The question of defining “visual communication” has bothered me since beginning the quest for an education in photojournalism several years ago. Eventually I conceded to myself that the practice of photojournalism does technically fall under visual communications; journalists who tell stories through images quite literally communicate their messages visually. Though the more I think about the term, almost everything I do falls under the auspices of visual communication from this article and spread included to the clothing and accessories I choose to wear each day.

What does the term visual communication truly signify in a scholastic setting? Our group of students studying photography, design, and multi-media convey their messages in various ways. ‘Visual communication’ seems to denote any way in which we impart knowledge through visual media. Everything from these written words to architecture represents a way in which a designer and/or client decide to visually represent themselves for others. Therefore, I believe that through training in a school of visual communication, we learn to efficiently communicate our stories to others through visuals rather than a strictly written or aural tradition.

Were humans not, however, communicating visually before the advent of written and aural languages? Cave and rock paintings, petroglyphs, even make-up, tattoos and so many other calls from the past seem to equally fall under the term. The difference appears, to me, in how we’ve streamlined this visual communication process over the years. Egyptian Hieroglyphics and Asian characters often mimic their meanings and are equally as often paired with illustrations to solidify a message. This sounds more like photojournalism; pairing still images with some amount of texts to effectively tell a story.

I stepped closer at this point, there’s a nebulous idea of “visual communication” floating inside my head but the umbrella term of ‘Visual Communication’ still bothered me in regards to the scholastic setting. So I turned to the one place a child of the 21st century can trust for quick and reasonably accurate answers: Google.

Wikipedia unsurprisingly appears as the first hit from a query of “visual communication” from Google. The second hit: “VisCom ~ Ohio University School of Visual Communication.” We are visual communication.

These results do not truly offer a successful answer to my quandary. The Oxford English Dictionary fails to define the term as a whole, but provides several interpretations of each individual word. Of these I felt educated far enough to chose “Visual: Of beams: Coming, proceeding, or directed from the eye or sight” and “Communication: The transmission or exchange of information, knowledge, or ideas, by means of speech, writing, mechanical or electronic media.”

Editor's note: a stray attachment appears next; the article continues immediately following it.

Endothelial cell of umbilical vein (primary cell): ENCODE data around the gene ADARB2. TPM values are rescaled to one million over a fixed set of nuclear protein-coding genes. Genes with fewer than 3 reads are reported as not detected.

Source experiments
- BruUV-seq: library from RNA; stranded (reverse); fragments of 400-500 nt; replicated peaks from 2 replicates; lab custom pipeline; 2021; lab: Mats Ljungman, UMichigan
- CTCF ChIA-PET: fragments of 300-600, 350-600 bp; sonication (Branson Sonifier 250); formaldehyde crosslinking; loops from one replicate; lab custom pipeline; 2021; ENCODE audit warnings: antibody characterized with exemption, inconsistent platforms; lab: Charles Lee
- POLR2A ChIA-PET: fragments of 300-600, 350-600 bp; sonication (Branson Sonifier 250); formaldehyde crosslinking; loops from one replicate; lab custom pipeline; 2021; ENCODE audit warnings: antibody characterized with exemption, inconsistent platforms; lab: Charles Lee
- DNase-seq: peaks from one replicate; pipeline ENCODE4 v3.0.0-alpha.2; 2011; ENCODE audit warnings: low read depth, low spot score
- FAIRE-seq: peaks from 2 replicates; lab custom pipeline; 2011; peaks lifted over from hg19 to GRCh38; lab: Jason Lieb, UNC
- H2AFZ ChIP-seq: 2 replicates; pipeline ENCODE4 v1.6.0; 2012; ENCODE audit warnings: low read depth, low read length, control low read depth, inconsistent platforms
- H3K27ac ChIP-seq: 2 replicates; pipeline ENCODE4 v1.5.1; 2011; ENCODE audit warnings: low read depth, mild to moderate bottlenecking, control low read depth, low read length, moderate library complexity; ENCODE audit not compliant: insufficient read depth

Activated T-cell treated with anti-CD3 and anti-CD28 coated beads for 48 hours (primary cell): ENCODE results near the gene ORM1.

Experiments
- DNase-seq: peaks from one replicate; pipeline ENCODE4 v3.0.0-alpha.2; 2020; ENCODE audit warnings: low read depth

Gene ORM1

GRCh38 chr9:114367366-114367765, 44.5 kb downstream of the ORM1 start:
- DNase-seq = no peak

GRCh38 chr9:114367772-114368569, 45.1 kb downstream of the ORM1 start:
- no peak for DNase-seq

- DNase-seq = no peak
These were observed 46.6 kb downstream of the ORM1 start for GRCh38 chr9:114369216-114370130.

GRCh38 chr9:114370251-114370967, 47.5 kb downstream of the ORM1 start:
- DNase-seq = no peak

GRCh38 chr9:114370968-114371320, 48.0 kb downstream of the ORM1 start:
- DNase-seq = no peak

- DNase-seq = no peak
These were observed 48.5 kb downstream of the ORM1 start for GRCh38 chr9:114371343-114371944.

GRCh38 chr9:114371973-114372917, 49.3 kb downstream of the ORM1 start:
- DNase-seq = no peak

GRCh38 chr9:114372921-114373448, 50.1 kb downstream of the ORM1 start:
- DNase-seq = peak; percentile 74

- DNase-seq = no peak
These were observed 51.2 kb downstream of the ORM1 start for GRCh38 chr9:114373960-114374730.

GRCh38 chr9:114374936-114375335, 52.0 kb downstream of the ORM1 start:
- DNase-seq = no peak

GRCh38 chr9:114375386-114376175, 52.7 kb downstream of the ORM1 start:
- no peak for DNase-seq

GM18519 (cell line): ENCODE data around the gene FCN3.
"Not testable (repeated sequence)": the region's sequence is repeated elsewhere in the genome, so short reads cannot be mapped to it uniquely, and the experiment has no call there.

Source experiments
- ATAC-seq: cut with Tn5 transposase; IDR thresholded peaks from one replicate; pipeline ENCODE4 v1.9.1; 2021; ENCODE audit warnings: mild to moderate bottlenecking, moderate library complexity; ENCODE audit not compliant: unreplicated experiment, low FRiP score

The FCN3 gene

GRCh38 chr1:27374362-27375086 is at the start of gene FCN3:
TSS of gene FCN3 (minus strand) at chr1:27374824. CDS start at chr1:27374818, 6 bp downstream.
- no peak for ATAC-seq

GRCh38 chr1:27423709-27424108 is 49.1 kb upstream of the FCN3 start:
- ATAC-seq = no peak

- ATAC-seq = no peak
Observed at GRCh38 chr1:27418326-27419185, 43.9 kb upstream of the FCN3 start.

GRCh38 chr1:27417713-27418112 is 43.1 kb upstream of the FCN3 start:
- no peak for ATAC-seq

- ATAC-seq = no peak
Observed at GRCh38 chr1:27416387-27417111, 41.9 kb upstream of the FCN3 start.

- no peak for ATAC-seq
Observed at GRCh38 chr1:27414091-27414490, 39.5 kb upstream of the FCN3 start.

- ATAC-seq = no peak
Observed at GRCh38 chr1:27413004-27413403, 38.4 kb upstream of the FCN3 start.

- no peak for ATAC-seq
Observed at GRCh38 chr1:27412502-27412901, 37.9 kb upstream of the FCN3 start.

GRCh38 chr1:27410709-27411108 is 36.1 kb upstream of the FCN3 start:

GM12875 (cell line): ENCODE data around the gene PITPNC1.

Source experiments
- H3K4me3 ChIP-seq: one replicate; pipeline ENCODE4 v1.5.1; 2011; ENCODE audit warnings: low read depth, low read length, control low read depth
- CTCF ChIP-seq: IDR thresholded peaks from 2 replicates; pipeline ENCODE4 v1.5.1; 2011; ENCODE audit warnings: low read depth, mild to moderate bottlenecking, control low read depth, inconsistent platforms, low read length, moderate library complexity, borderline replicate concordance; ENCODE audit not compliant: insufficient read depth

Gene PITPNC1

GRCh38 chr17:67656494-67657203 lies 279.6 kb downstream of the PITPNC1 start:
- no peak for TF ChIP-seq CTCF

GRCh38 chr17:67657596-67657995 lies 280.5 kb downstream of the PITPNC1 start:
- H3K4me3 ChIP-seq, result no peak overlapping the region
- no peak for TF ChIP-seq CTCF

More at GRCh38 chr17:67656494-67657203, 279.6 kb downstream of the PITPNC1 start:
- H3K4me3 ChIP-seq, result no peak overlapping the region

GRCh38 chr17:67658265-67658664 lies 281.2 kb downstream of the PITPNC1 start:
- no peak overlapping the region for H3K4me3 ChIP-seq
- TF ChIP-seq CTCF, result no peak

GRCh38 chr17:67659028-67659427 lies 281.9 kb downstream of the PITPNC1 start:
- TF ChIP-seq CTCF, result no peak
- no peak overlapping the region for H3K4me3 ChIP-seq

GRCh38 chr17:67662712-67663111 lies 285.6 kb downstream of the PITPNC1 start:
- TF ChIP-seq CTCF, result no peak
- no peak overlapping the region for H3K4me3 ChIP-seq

This felt closer, but something needed to pull what I know and how I feel about visual communication together into a concise sentence. At this point I rejected years of scholarly training to turn back to Wikipedia, which eventually enlightened me to the idea of visual communication as exploring “the idea that a visual message accompanying text has a greater power to inform, educate, or persuade a person or audience.” Now there’s enough pieces of the puzzle to form something I can support. The photojournalism I desire to study and practice uses light and knowledge together in still images, even video, paired with text and audio in a precise package that effectively tells each story.

After my first 10-week quarter in VisCom, two of which have been spent continuously redefining this article, I still question this overall notion of visual communication, though less deeply and frequently than in the past. Whatever the true answer is, I seem to be an integral part of it, and that does not make the query any easier. As a student of photojournalism in Ohio University’s VisCom, what makes me different from a student in fine art photography or print making, from the street artist pasting humanoid illustrations on the side of a building, or from a shaman retelling conquest on a cave wall? Each appears as a perfectly viable method for communication one’s message to others through a visual medium.

The epiphany, finally, is right here. Each of the aforementioned communicators utilizes a single tract to display their message. As a photojournalist and (eventually) certified visual communications expert, I add text, audio, and video to streamline and strengthen the narrative process. Although I cannot speak for Visual Communication students in other degree tracts, I do not consider myself a creator. I find purpose in photographing the paste-up of a chicken on a man’s body, as it were, and reproducing that image and information in a way that conveys the state of the scene I witnessed. I am not a creator, I am a visual communicator. My purpose rests in using my camera, growing knowledge and all of my wit to earn the privilege of sharing the lives and creations of others. As we continue to streamline and redefine our communicative processes, more in-depth and poignant stories are told. More accurate meaning can be gleaned from hieroglyphs than cave paintings, just as more can be found in multi-media than from a single still image.

My previous belief still stands; anyone who makes conscious choices in appearance is communicating through visual channels.  However, we in the School of Visual Communication endeavor to thoughtfully and purposefully communicate the stories of others, to publish our work where it can garner attention and reaction, to move with a lens, and support with a pen, a microphone, and a sense of passion. We are visual communication. We are what we do.